The debate of Guernsey Electricity’s accounts treated us to yet another of the tantrums which we have come to expect from Deputy Inder.
With each successive incoherent rant, usually directed at Deputies Roffey or De Sausmarez, he strikes an increasingly comic figure, the Assembly’s very own Basil Fawlty. In the TV series, it was the meek and hapless waiter Manuel who bore the brunt of Basil’s hot temper, but Deputy Roffey is not one to whom the adjectives meek and hapless can be applied. Far from it, he usually wipes the floor with his regular tormentor, as he did yet again. Apart from its comic element, last week’s exchange offered a serious observation about standards of conduct within the Assembly as the following extract demonstrates.
An irate Deputy Inder: ‘...what is this going to mean Deputy Roffey, I’ll do it through Rule 14 questions, and to you Deputy De Sausmarez, we need some answers, what are you going to cost us?’
When Deputy Roffey calmly responded that he couldn’t speak for Deputy De Sausmarez but he himself didn’t intend to cost the community anything, and doubted that she did either, an indignant Deputy Inder appealed to the Bailiff: ‘Point of correction, sir. I didn’t ask what Deputy Roffey and Deputy De Sausmarez were going to cost...’
Bogus points of correction and points of order are deployed as a matter of routine in this Assembly, a tactic that reflects badly on those deputies who regularly resort to it.
Commenting on the latest States accounts, Deputy Queripel was at pains to assure members that at £1.8m., the cost of their salaries represented excellent value for money. He went on to lament that whenever he engages with members of the public and starts to tell them how hardworking he is, they tend to walk away. He attributed such behaviour to their unwillingness to hear the truth, but I suspect some members may have had a different explanation which they politely kept to themselves.
Deputy Matthews, fresh from his spell in dunce’s corner for the sin of gross irrelevance during the previous States meeting, showed no signs of repentance.
Debate of the harbours and airport accounts had been sensibly conducted at an appropriately strategic level until he rose to make his contribution. This was limited to complaining about the standard of the airport cafeteria’s coffee.
Even the Bailiff, who is always commendably protective of members’ dignity, couldn’t hide the sound of his incredulity at what he had just heard. Mind you, I bet Deputy Taylor’s ears pricked up. He might have spotted an opportunity.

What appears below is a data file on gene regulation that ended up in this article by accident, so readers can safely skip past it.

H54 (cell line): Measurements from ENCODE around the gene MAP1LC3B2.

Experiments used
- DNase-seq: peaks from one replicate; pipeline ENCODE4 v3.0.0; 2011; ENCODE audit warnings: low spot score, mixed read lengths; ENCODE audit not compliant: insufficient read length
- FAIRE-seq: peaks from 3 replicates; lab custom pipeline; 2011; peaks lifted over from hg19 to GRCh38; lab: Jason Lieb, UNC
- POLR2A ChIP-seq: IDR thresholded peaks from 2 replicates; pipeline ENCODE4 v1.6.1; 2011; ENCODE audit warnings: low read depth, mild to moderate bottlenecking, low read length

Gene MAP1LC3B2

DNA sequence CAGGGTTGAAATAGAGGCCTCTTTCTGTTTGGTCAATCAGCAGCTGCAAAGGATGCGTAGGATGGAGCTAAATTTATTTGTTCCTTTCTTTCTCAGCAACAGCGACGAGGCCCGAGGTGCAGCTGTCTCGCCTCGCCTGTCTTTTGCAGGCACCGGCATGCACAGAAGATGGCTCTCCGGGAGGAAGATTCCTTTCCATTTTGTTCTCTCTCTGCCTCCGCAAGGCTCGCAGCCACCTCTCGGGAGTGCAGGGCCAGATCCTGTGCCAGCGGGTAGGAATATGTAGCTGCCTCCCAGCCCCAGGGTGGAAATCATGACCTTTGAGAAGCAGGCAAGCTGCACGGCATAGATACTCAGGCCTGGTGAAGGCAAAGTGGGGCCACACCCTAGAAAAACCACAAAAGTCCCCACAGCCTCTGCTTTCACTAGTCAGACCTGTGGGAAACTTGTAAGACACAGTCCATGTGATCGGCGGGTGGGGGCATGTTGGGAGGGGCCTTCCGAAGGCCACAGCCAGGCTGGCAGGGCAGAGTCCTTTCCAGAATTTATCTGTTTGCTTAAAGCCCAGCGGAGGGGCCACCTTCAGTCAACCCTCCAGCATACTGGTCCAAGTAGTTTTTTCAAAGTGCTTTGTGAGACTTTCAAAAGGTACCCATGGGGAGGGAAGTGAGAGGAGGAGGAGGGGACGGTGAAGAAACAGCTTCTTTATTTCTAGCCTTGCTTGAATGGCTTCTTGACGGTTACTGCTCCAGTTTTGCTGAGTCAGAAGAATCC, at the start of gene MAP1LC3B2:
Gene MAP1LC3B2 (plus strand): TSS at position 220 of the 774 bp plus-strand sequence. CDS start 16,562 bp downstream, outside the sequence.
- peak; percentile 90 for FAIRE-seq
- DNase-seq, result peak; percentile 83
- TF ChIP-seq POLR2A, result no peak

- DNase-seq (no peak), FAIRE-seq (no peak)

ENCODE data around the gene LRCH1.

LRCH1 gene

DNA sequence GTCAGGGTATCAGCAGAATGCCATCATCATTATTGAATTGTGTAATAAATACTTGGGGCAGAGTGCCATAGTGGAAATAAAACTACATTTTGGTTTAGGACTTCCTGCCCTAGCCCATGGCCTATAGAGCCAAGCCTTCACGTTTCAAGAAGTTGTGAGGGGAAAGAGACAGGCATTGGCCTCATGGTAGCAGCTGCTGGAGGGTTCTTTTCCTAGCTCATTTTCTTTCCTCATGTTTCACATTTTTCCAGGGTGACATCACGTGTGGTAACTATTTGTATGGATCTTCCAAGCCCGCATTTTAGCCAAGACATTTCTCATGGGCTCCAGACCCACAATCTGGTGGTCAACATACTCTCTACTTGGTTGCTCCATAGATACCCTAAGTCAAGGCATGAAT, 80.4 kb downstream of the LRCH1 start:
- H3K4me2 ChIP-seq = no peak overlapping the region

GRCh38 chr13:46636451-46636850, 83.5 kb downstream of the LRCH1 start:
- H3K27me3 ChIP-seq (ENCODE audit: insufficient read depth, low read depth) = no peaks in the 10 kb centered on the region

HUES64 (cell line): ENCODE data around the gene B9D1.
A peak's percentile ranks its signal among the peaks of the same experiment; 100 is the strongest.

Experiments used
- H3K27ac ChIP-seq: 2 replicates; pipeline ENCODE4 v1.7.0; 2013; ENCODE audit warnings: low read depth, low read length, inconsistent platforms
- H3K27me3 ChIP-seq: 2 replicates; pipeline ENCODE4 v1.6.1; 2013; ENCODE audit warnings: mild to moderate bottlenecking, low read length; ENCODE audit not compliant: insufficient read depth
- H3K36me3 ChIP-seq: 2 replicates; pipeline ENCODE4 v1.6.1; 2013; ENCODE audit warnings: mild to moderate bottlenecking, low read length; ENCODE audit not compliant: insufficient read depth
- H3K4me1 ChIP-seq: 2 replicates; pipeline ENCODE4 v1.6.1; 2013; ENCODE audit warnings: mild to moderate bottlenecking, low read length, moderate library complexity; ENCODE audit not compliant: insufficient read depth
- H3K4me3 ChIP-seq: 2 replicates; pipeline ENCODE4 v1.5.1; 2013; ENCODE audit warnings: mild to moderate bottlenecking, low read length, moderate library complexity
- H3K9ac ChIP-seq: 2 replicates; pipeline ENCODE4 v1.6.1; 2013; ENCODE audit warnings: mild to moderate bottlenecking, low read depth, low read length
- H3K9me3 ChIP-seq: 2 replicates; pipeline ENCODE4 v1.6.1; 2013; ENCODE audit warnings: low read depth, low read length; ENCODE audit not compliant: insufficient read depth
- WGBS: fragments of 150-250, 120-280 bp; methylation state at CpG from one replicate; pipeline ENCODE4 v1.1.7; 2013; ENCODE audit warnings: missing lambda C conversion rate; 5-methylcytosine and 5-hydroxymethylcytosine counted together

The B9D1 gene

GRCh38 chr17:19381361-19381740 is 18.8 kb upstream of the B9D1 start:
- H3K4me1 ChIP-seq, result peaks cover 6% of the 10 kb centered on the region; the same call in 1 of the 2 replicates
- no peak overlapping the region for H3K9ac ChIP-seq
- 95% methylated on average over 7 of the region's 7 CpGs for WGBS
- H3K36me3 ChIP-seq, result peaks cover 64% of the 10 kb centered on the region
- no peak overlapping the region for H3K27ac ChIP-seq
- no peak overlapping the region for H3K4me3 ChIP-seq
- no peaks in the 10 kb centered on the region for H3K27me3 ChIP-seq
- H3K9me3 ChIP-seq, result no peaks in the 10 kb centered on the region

Two sets of Rule 11 questions were posed. Deputy St Pier quizzed the Development & Planning Authority president about its policy for delegating decisions to the planning staff. Answering the written questions is dead easy since they are submitted well in advance. The true test of a president’s mettle is in coping extempore with the supplementary questions. Oh dear! It didn’t go well.
Next up was Deputy De Lisle, who hoped to learn more about the closure of Herm School. The Education, Sport & Culture president treated the Assembly to a truly impressive display of ducking and weaving that would have been envied by Sugar Ray Robinson in his prime.
At the end, all that Deputy De Lisle had learned was that Herm School hadn’t closed, but wasn’t open either.
The debate of Guernsey Waste accounts created an appropriate stink. Deputy Dyke advised the States’ Trading & Supervisory Board president that the States could save money if the island’s food waste were given to a swarm of ravenous, black flies. They would eat it all for free.
At this suggestion, the cry of ‘Oh no!’ from the neighbours of Castel Farm Eggs drifted through the open windows of the Assembly. Undeterred, Deputy Dyke insinuated – on the thinnest of hearsay evidence – that there was something dodgy going on in the tendering process for the disposal of waste food.
Deputy Roffey’s reply was to the effect that if there was any dodginess, it didn’t lie within either STSB or P&R’s procurement team. He then read out an extract from an email which had not been intended for his eyes. It was from Deputy Meerveld to the owner of the black flies. Let’s just say that the email was illuminating.
Members are now on their summer break. You can spot them easily on the beach. They’re the ones immersed in reading the Electricity Strategy that they promised to study before they next meet in September.